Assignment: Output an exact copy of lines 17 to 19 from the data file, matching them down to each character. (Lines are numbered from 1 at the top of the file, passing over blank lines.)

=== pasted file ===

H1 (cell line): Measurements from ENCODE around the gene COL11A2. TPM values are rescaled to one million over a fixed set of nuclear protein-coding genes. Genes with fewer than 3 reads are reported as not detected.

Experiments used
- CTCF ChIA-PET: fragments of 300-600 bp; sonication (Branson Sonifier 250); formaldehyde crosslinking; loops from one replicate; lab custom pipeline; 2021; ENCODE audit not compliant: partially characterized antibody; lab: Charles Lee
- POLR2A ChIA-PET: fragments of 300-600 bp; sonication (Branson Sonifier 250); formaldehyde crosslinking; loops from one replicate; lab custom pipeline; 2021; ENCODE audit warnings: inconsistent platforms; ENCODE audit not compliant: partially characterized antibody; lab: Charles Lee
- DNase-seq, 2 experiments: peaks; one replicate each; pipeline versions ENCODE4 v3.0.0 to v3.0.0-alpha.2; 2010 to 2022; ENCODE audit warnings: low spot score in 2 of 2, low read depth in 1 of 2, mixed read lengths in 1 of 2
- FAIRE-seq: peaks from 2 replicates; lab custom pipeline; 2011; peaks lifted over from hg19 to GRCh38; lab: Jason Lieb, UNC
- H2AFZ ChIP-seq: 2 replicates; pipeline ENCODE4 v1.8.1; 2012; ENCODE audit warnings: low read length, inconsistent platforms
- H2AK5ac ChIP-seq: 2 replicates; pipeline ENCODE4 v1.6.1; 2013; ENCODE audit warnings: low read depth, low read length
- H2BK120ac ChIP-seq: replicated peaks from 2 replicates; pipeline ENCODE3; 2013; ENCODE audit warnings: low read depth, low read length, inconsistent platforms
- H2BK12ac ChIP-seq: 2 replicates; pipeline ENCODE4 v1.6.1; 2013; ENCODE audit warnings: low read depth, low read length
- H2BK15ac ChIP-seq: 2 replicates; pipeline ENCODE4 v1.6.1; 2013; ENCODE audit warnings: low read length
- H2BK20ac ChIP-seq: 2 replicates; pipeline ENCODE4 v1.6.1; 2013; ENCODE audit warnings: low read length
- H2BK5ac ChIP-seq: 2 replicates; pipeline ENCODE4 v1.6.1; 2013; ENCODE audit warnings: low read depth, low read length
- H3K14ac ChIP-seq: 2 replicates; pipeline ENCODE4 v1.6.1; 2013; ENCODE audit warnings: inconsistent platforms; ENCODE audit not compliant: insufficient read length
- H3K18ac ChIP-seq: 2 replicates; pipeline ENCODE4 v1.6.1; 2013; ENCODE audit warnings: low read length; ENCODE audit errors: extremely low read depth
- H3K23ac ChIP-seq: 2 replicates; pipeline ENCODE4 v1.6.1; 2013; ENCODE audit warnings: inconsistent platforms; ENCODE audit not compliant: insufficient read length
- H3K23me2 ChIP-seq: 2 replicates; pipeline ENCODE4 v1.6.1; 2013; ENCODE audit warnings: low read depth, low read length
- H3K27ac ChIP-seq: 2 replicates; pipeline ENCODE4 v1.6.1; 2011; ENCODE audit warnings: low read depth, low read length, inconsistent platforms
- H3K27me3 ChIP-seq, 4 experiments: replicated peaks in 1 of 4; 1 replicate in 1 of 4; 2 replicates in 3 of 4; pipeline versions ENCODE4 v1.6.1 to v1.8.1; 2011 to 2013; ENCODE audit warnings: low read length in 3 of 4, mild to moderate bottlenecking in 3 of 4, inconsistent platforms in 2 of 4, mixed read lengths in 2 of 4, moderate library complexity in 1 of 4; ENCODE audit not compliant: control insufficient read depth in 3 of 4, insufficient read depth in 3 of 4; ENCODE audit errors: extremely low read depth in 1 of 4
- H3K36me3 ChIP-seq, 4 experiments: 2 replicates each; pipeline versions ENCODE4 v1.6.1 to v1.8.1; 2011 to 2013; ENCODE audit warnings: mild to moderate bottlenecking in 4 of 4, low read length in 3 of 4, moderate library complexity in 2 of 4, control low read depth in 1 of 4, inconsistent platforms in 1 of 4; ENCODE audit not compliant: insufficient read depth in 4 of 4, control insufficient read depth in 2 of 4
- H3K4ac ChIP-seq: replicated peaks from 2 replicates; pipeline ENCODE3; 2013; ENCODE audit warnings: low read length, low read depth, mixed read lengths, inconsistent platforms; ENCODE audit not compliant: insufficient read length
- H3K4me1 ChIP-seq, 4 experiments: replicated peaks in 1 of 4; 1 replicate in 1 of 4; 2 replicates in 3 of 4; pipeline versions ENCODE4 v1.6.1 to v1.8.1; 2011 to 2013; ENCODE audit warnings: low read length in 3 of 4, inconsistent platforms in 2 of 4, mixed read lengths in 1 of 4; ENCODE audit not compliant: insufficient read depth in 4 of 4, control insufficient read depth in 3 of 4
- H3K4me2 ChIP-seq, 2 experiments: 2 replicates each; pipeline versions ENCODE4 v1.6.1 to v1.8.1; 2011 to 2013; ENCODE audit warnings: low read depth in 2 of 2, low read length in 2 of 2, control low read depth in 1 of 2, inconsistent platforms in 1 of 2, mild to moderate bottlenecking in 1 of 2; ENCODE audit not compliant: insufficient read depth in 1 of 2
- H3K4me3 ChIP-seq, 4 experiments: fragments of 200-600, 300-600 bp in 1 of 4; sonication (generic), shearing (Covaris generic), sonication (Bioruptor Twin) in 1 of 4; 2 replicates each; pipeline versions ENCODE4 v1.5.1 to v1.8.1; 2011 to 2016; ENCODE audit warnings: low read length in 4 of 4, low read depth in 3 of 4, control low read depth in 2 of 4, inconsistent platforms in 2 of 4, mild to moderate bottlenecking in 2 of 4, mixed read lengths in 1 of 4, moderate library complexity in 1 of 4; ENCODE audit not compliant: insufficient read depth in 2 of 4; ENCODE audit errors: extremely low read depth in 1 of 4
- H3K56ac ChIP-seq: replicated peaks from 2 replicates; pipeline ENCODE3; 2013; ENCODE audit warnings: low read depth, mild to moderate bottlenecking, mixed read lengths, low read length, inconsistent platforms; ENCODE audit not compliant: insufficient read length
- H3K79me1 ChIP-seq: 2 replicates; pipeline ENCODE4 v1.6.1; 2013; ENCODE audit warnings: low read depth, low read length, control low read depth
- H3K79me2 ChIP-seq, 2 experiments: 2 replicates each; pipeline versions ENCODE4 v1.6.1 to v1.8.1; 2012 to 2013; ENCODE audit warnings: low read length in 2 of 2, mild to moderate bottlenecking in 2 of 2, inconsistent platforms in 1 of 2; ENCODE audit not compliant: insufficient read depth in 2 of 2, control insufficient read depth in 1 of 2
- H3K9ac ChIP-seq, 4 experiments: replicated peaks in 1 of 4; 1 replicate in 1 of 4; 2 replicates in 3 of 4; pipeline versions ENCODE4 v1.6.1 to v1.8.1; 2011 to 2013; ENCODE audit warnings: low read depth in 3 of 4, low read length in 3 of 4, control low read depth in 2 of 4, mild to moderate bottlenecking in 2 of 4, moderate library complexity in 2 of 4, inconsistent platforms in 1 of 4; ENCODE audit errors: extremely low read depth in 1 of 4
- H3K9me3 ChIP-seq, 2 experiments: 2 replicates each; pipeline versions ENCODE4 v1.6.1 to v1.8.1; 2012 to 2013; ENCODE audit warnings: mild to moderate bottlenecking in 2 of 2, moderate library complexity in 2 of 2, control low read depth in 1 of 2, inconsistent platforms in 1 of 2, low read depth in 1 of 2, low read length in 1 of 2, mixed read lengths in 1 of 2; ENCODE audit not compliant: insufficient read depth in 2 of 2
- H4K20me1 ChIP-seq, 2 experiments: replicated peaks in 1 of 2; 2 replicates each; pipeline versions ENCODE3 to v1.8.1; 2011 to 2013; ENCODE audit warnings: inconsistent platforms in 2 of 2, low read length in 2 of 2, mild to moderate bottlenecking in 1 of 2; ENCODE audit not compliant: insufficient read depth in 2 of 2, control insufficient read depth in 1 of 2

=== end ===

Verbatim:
- H3K23me2 ChIP-seq: 2 replicates; pipeline ENCODE4 v1.6.1; 2013; ENCODE audit warnings: low read depth, low read length
- H3K27ac ChIP-seq: 2 replicates; pipeline ENCODE4 v1.6.1; 2011; ENCODE audit warnings: low read depth, low read length, inconsistent platforms
- H3K27me3 ChIP-seq, 4 experiments: replicated peaks in 1 of 4; 1 replicate in 1 of 4; 2 replicates in 3 of 4; pipeline versions ENCODE4 v1.6.1 to v1.8.1; 2011 to 2013; ENCODE audit warnings: low read length in 3 of 4, mild to moderate bottlenecking in 3 of 4, inconsistent platforms in 2 of 4, mixed read lengths in 2 of 4, moderate library complexity in 1 of 4; ENCODE audit not compliant: control insufficient read depth in 3 of 4, insufficient read depth in 3 of 4; ENCODE audit errors: extremely low read depth in 1 of 4